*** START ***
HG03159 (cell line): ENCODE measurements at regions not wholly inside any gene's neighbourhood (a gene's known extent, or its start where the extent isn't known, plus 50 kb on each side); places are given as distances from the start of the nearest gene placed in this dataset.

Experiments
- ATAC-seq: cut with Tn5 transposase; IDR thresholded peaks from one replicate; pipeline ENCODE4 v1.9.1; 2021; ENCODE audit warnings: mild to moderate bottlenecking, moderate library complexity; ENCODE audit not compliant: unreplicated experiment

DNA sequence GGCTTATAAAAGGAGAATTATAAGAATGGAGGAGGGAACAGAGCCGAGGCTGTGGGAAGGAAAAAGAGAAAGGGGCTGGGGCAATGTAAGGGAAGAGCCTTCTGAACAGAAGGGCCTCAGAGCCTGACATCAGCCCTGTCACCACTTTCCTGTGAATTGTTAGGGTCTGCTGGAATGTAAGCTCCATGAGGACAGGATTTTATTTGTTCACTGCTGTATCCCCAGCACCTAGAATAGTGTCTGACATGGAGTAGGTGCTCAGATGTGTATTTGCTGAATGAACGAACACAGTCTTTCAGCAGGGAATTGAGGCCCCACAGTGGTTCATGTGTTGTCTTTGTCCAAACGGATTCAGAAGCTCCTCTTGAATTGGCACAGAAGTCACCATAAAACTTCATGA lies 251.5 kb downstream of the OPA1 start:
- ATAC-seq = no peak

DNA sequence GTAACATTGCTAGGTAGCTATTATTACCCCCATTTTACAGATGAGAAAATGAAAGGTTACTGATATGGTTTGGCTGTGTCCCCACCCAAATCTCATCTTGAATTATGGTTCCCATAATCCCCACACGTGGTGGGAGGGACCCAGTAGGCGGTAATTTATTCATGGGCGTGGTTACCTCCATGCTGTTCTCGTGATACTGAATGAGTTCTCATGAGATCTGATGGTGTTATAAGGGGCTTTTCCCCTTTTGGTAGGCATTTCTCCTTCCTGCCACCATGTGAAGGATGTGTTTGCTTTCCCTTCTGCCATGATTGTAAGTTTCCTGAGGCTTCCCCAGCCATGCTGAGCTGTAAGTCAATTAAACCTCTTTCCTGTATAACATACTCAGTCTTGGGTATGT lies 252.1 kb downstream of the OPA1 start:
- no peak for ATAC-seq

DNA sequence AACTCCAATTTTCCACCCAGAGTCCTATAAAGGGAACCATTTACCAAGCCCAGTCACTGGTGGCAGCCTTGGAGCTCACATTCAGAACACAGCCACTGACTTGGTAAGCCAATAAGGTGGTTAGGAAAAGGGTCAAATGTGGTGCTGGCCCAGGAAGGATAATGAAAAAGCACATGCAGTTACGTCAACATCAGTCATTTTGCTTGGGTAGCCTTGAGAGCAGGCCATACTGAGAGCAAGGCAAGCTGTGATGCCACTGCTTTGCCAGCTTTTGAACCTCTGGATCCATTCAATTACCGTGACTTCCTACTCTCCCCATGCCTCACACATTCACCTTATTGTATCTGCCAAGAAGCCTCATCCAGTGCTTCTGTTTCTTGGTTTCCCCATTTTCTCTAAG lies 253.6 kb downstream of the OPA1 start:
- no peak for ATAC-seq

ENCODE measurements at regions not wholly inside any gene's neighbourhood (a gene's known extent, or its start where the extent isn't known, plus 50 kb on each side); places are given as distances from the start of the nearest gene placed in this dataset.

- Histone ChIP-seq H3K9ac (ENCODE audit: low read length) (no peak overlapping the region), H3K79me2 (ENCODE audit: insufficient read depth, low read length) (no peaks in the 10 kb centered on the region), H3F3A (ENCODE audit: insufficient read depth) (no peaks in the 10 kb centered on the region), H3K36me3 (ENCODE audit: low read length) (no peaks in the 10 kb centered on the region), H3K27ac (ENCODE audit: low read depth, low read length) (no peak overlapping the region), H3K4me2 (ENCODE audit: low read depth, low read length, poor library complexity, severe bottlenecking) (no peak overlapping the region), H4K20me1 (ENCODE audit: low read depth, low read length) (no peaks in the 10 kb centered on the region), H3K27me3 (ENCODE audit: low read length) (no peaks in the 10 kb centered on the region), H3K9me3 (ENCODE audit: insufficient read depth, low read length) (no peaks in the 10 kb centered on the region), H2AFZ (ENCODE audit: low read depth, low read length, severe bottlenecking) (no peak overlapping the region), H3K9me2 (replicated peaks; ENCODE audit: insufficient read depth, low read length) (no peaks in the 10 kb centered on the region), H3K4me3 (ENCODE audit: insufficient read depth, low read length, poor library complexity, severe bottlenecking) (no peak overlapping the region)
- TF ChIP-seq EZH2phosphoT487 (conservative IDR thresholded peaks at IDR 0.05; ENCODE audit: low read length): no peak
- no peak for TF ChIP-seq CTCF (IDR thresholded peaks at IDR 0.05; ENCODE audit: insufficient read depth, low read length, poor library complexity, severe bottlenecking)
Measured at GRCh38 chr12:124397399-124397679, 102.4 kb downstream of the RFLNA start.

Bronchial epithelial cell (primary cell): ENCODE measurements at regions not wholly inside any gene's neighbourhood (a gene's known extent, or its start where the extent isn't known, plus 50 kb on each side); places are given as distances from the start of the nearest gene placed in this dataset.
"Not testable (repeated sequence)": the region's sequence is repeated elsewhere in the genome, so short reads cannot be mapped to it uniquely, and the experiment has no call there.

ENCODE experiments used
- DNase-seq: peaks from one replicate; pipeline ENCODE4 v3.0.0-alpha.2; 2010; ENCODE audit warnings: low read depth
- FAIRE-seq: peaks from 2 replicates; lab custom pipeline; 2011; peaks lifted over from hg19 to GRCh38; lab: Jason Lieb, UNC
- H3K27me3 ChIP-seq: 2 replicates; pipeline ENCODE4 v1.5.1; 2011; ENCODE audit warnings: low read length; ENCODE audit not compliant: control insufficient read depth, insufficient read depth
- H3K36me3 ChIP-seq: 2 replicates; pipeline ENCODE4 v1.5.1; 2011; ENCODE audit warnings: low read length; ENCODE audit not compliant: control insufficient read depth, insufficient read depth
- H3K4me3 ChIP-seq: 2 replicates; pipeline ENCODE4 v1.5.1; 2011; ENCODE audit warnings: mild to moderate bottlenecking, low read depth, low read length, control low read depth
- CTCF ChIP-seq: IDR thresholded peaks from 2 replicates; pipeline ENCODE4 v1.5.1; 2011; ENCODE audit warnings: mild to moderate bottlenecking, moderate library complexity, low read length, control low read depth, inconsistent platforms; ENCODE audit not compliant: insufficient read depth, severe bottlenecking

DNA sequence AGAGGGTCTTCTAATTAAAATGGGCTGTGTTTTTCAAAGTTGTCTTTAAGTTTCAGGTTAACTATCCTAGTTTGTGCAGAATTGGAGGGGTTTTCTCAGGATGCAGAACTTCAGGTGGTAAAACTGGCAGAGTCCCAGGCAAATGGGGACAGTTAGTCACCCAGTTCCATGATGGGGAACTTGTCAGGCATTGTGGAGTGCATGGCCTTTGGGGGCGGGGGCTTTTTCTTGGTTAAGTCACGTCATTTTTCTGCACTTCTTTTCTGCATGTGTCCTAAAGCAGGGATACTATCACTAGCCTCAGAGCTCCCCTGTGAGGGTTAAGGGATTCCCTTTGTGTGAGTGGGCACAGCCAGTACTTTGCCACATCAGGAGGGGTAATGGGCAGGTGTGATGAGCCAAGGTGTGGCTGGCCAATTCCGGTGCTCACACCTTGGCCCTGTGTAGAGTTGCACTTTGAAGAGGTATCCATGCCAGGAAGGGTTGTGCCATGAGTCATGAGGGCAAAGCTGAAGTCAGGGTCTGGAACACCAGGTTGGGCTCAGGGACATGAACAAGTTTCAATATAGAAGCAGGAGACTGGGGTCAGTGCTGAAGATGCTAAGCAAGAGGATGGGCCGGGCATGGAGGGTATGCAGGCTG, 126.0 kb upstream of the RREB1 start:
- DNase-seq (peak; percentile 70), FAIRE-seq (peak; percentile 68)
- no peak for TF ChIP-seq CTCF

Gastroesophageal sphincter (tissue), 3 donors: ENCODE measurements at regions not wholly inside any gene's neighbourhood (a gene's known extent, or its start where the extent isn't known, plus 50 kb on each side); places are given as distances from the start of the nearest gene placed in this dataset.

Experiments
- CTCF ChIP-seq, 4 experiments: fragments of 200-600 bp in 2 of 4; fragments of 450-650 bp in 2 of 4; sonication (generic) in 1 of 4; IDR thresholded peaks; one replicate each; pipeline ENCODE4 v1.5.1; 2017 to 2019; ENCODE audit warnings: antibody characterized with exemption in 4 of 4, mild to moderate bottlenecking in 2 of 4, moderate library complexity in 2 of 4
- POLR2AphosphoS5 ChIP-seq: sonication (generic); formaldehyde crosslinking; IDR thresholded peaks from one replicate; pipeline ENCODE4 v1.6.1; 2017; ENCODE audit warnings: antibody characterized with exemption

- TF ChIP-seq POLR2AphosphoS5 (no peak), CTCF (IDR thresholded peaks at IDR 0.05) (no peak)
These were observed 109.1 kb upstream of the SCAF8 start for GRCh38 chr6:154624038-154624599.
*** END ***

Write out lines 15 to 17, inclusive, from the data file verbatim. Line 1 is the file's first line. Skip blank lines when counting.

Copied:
Bronchial epithelial cell (primary cell): ENCODE measurements at regions not wholly inside any gene's neighbourhood (a gene's known extent, or its start where the extent isn't known, plus 50 kb on each side); places are given as distances from the start of the nearest gene placed in this dataset.
"Not testable (repeated sequence)": the region's sequence is repeated elsewhere in the genome, so short reads cannot be mapped to it uniquely, and the experiment has no call there.

ENCODE experiments used